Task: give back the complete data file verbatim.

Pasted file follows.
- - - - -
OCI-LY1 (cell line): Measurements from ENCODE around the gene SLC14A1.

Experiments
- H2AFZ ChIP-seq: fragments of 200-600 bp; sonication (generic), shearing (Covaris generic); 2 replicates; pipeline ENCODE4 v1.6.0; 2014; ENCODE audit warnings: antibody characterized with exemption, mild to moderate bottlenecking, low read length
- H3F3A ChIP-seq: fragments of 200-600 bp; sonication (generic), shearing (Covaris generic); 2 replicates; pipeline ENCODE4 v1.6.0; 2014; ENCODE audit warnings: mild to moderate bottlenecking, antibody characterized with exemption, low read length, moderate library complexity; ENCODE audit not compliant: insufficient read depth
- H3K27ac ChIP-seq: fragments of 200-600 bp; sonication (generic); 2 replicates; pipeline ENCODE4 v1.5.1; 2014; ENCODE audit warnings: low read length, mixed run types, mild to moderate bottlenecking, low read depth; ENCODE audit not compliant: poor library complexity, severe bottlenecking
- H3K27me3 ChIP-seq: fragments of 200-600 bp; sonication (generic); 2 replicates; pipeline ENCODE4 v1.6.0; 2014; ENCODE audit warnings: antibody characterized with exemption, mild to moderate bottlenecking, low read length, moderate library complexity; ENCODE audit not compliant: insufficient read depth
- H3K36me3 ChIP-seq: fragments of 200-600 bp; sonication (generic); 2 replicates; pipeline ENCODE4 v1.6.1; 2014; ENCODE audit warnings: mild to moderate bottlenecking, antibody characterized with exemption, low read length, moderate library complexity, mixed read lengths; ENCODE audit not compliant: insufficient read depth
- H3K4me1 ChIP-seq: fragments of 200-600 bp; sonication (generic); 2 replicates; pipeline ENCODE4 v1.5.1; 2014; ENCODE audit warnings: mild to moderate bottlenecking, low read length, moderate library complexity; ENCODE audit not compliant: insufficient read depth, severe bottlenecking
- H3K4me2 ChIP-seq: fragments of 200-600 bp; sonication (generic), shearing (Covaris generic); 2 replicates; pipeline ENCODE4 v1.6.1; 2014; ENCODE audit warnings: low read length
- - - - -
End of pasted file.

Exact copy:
OCI-LY1 (cell line): Measurements from ENCODE around the gene SLC14A1.

Experiments
- H2AFZ ChIP-seq: fragments of 200-600 bp; sonication (generic), shearing (Covaris generic); 2 replicates; pipeline ENCODE4 v1.6.0; 2014; ENCODE audit warnings: antibody characterized with exemption, mild to moderate bottlenecking, low read length
- H3F3A ChIP-seq: fragments of 200-600 bp; sonication (generic), shearing (Covaris generic); 2 replicates; pipeline ENCODE4 v1.6.0; 2014; ENCODE audit warnings: mild to moderate bottlenecking, antibody characterized with exemption, low read length, moderate library complexity; ENCODE audit not compliant: insufficient read depth
- H3K27ac ChIP-seq: fragments of 200-600 bp; sonication (generic); 2 replicates; pipeline ENCODE4 v1.5.1; 2014; ENCODE audit warnings: low read length, mixed run types, mild to moderate bottlenecking, low read depth; ENCODE audit not compliant: poor library complexity, severe bottlenecking
- H3K27me3 ChIP-seq: fragments of 200-600 bp; sonication (generic); 2 replicates; pipeline ENCODE4 v1.6.0; 2014; ENCODE audit warnings: antibody characterized with exemption, mild to moderate bottlenecking, low read length, moderate library complexity; ENCODE audit not compliant: insufficient read depth
- H3K36me3 ChIP-seq: fragments of 200-600 bp; sonication (generic); 2 replicates; pipeline ENCODE4 v1.6.1; 2014; ENCODE audit warnings: mild to moderate bottlenecking, antibody characterized with exemption, low read length, moderate library complexity, mixed read lengths; ENCODE audit not compliant: insufficient read depth
- H3K4me1 ChIP-seq: fragments of 200-600 bp; sonication (generic); 2 replicates; pipeline ENCODE4 v1.5.1; 2014; ENCODE audit warnings: mild to moderate bottlenecking, low read length, moderate library complexity; ENCODE audit not compliant: insufficient read depth, severe bottlenecking
- H3K4me2 ChIP-seq: fragments of 200-600 bp; sonication (generic), shearing (Covaris generic); 2 replicates; pipeline ENCODE4 v1.6.1; 2014; ENCODE audit warnings: low read length